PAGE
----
I thought it was also quite naïve of Jim McGuinness not to make one or two tweaks to the Donegal team and system in 2013. For the first round game against Tyrone he named the same team that started the 2012 All-Ireland final against Mayo. I’d love to know if this was a first. There always needs to be a change or two. Teams get found out and coaches and players learn how to play against certain styles of play. This happened to Donegal this year; Down pretty much defeated the system but didn’t have the attacking quality to beat the team.
Monaghan showed that Donegal struggle to chase games and blitzed them early. They also developed a system that counteracted the strengths of Donegal and they were successful in defeating them. Mayo just simply blew them away. They started well, built up a lead and then they maintained the skill and intensity that saw Donegal lose by a margin that most people didn’t think was possible. It’s a long road back and it is very hard to see where a change can come from.
I must say that seeing Mark McHugh taking to the field against Mayo did annoy me. With all of Jim McGuinness’s talk the previous weekend about needing his players to be protected, he sighted McHugh’s injury as the primary example. He made it sound as if there was no way McHugh could take to the field but it told me that McGuinness was trying to play mind games and he failed miserably. He was trying to influence referees and others around him and I felt it was a sign of weakness. For the master tactician that McGuinness had proved to be previously he really looked to be a man who was struggling and this was evident against Mayo.
The lack of intensity to their play was the most alarming thing. It can be hard for teams to recreate the same intensity that led them to success but Donegal looked like a team that weren’t just tired but almost finished. Eamon McGee’s actions were disgraceful. No player should act like at any stage and it was an indication of team that looked fed up. Donegal played at such an intensity in 2012 that I wonder if they can ever reach those heights again. This isn’t the youngest team on the planet. Some of them are seasoned campaigners and the road back may be too long.
The defensive system, that so many counties are trying to copy now, also seem to be changing. Teams like Dublin and Mayo have been a breath of fresh air this year and we are finally seeing defensive systems being defeated through fast and direct football. It was great to see the skills of football winning out last weekend. It was great to see attack’s on top and not defences. Seeing Kerry adopt a defensive mind-set said everything about the way the game was going. Kerry are the ultimate purists of Gaelic Football but I think they were trying to prepare for facing defensive teams but now that they are due to face Dublin I think we will see some great semi-finals.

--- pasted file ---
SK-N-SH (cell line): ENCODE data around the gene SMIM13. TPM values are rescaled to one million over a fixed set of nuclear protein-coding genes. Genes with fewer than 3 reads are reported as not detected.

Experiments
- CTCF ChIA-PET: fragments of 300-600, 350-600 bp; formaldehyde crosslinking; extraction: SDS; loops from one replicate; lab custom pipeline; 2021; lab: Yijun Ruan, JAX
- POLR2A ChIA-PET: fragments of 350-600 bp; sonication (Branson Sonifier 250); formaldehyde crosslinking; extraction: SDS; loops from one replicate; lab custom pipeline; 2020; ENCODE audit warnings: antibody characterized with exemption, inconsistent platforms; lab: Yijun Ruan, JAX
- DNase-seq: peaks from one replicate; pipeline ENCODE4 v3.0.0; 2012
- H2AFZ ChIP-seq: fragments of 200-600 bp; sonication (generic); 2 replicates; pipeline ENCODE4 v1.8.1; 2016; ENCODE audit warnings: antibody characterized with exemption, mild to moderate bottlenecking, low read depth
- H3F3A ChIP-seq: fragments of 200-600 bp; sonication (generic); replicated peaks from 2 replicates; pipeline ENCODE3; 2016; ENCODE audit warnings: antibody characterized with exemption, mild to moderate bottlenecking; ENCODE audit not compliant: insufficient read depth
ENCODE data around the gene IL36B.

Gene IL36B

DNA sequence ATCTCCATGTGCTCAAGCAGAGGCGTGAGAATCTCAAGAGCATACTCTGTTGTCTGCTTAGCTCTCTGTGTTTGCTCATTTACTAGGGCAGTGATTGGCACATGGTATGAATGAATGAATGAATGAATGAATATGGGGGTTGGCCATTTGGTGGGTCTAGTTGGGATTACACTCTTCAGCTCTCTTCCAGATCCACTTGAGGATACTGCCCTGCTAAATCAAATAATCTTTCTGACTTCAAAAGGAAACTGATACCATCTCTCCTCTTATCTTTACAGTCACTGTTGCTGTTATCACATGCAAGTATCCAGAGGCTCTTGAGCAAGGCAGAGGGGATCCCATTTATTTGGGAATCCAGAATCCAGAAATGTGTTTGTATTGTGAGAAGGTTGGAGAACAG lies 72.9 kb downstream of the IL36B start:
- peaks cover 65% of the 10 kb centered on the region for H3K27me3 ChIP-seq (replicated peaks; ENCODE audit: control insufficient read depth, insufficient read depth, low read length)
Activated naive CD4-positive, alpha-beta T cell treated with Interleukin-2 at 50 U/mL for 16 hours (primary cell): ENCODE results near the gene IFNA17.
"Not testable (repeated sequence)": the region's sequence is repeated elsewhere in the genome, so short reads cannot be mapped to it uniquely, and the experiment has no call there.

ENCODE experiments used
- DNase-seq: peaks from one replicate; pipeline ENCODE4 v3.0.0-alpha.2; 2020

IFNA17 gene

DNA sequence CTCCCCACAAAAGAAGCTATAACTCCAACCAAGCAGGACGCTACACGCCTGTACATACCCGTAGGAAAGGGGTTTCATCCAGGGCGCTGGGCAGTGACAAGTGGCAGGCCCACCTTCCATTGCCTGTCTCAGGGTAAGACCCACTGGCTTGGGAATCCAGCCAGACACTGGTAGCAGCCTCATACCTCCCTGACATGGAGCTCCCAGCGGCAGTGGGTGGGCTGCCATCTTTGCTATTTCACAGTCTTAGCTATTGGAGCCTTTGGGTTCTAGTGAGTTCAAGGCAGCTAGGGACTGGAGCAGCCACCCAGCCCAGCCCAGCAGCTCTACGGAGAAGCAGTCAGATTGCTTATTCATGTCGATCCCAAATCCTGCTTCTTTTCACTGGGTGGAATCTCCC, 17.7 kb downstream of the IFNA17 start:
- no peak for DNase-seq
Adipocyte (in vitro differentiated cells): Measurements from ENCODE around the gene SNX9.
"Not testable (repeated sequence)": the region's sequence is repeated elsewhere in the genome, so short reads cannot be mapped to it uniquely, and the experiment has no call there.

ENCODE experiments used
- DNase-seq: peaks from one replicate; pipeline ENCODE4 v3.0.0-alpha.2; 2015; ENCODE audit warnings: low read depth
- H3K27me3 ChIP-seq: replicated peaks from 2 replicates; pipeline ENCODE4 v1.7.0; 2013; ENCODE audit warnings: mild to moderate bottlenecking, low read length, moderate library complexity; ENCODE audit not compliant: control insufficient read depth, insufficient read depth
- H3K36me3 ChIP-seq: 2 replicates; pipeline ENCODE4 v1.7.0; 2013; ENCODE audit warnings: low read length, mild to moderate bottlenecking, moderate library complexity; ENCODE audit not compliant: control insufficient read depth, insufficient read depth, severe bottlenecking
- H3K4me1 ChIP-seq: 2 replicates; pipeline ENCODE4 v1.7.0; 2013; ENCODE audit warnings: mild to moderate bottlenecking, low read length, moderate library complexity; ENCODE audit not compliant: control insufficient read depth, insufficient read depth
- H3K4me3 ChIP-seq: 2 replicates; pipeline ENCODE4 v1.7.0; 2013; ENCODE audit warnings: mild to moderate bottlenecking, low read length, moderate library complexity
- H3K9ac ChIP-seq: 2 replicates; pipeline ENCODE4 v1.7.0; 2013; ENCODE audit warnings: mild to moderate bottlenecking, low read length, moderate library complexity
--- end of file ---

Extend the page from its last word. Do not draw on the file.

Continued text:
It may be a bit extreme but I am starting to wonder if this Donegal team will fall under the category of being a ‘one trick pony’. The system seems to now have a way of being counteracted and they seem like that may struggle to ever be able to play to that intensity again. Donegal were a bunch of programmed footballers during 2011 and 2012, playing to a system. If Jim McGuinness stays on he needs to change things or I can see Donegal struggling.
McGuinness is reminding me of Jose Mourinho in the way a short term plan can bring short term success but I can’t see this turning into a new era of Donegal being at the top of the game. There is a big challenge ahead. I think it could be the end of ‘Jimmy’s winning matches’ and it could be another 20 years before Sam goes back to Donegal again. It may be early to jump to conclusions but I am struggling to see Jim McGuinness’s era continuing. The limitations have been exposed and I think it needs a radical overhaul.
Boylesports have cut Mayo into 11/8 from 7/2 to win the 2013 All-Ireland Football Championship after an impressive display against 2012 All-Ireland champions Donegal.
Dublin who edged past Cork, remain 13/8 second favourites whilst their semi-final opponents Kerry, who recorded a six point win over Cavan, are priced at 4/1 with Boylesports.
Tyrone are the 8/1 outsiders with Mickey Harte’s side facing a tough semi-final against James Horan’s Mayo men.
James Horan “We were strong and hungry today, the two early goals really helped. We won most the one on one battles today. We are looking forward to Tyrone in the semi-final.”
Sundays All-Ireland Senior Football Championship quarter-finals
Kerry 0-15 0-09 Cavan, Croke Park FT
Mayo 4-17 1-10 Donegal, Croke Park FT